Another incident occurred when Pam Nestor, employee of Jim’s All Star (aka Propst), purchased Christmas gifts. The company used encountered a security breech where all customers who placed orders had their payment information swiped and attempted to be used. Fortunately, Nestor’s particular credit card company caught the attempted fraud and put an immediate stop to the issue.
Tucker County 911 Director Brett Ware has also fallen victim to these crimes. While traveling over the Christmas holiday, like most drivers he used his debit card to pay at the pump to fill up his gas tank. On his way to North Carolina, he made a stop just south of Richmond, Va. at a station that left the pumps operable after hours. “In most circumstances, I always grab a hold of the card reader and give it a gentle wiggle to see if there is anything loose,” he explained. “However, it being around 2 a.m., I was a bit nervous during my fill up. I was the only person at the gas station at that time and it was poorly lit,” he recalled. Ware quickly began his transaction while returning to his car until his tank was full. He didn’t use his debit card again until he returned to one of the local gas stations in Tucker County when his card was declined. “Almost immediately after being declined, I received a phone call from the fraud department of my bank,” he said. It was noted his card was utilized in Illinois just moments before he swiped his card which resulted in the freezing of his account for the company to verify the purchases.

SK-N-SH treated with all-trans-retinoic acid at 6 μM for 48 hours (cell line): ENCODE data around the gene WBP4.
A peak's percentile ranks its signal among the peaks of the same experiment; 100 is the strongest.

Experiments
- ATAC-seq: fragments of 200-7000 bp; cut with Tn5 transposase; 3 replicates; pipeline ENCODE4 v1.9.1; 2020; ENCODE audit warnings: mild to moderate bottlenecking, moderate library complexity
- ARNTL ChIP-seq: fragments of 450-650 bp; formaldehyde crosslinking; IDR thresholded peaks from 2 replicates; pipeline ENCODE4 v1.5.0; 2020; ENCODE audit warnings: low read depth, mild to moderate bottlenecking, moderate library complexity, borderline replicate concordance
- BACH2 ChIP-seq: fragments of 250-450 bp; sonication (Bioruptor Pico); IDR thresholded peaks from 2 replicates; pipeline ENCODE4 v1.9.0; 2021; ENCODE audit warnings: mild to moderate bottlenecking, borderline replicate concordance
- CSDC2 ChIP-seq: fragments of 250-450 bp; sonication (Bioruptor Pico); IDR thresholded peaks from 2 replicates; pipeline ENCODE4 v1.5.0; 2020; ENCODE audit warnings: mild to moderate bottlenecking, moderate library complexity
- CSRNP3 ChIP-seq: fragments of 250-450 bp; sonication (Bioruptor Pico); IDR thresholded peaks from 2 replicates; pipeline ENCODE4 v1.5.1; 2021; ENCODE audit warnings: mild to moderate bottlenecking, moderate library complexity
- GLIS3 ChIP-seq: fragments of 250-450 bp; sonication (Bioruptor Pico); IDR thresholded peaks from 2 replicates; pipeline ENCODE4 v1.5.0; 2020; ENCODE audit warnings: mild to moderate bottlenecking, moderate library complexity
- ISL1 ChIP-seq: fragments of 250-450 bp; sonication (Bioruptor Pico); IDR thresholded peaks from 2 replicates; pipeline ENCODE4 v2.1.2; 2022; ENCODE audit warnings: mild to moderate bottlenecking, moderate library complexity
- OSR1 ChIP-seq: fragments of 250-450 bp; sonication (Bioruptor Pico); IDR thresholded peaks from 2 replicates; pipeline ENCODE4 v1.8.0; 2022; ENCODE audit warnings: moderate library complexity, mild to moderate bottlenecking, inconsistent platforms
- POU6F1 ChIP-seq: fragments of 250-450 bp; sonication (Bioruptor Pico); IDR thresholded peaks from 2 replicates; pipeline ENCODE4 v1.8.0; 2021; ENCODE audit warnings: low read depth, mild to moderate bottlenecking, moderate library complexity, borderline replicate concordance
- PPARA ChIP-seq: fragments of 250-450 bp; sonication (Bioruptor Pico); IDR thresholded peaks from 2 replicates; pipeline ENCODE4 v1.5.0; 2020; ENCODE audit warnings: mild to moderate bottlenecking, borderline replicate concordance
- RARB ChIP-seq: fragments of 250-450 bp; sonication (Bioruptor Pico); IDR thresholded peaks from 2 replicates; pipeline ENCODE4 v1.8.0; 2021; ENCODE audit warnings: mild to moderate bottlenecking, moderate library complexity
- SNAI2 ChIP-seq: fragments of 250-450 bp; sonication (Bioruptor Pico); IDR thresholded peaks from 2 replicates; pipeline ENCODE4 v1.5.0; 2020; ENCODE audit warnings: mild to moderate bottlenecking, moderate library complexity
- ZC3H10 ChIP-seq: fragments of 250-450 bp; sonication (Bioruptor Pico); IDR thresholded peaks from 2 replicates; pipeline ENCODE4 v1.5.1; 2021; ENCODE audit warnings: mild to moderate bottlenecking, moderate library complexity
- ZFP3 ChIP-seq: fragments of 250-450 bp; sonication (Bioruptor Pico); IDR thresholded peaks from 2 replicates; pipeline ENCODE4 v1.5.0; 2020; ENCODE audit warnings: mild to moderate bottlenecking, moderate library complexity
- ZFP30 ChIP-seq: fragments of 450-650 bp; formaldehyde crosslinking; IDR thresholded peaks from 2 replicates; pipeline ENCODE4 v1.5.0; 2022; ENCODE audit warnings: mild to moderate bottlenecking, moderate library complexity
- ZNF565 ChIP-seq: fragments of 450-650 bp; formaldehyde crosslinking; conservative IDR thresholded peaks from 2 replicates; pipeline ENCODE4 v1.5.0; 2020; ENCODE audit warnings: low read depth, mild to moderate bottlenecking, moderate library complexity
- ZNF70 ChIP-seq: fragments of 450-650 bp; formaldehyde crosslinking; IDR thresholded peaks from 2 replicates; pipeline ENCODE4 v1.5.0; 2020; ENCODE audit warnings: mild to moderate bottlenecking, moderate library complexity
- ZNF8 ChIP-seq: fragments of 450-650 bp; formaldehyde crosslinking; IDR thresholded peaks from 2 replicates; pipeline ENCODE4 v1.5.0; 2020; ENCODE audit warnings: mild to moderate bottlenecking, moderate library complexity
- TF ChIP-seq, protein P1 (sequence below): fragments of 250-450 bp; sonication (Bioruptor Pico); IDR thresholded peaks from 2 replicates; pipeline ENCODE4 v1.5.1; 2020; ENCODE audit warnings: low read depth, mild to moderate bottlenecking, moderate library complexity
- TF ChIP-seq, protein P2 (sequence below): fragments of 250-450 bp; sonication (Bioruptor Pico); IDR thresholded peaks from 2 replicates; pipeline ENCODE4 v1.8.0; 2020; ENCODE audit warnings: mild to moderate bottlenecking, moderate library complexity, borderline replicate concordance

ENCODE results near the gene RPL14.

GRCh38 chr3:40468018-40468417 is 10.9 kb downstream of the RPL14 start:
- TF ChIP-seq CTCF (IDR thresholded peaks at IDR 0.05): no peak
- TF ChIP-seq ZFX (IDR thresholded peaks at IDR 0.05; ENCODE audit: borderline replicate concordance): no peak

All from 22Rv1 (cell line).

When Ware accessed his account information, he had seen where his card was used over the course of a week in Illinois, all for sums of $100. “They depleted my account,” stated Ware. Fortunately, the bank did reimburse Ware, however it did take two weeks to do so. “During which time, I had to make contact to several individuals and businesses that I had wrote checks to out of that account,” he explained. “I cannot describe how violated I felt during that time. I felt as if I couldn’t even afford a gallon of milk or a loaf of bread,” he stated. Given Ware’s profession with the 911 and working closely with the Office of Emergency Management, he was able to share valuable information regarding card fraud. “The security of our debit and credit cards depends on our ability to recognize suspicious situation,” he said. While the bank was able to return his funds, it doesn’t help with the feeling of insecurity it brings every time you swipe your card. “This experience has changed the way I travel. I encourage all to take extra precautions when utilizing card transactions.” he said.
So how can we protect ourselves from finding hacked bank accounts and frozen funds we can’t access to pay our bills? First option is to use more cash or checks as method of payment instead of swiping your card. Unfortunately, that takes away the convenience factor of having a debit or credit card in the first place. Prior to using your card, inspect the slide and the keypad thoroughly. Make sure there is nothing overlaying the keypad or inside the machine. Take hold of the card reader and wiggle it, just as Ware recommended, making sure everything feels secure and legitimate. If you insert your card and something doesn’t feel right, such as it felt as if your card didn’t glide smoothly or hit a snag, remove the card, cancel the transaction, and alert the proper authorities to investigate. As technology evolves, there are skimmer detector apps becoming available on smart devices. Always keep track of your spending by online bank ledgers or keeping track of your monthly bank statements. If anything seems out of the ordinary, contact your bank or credit card company immediately.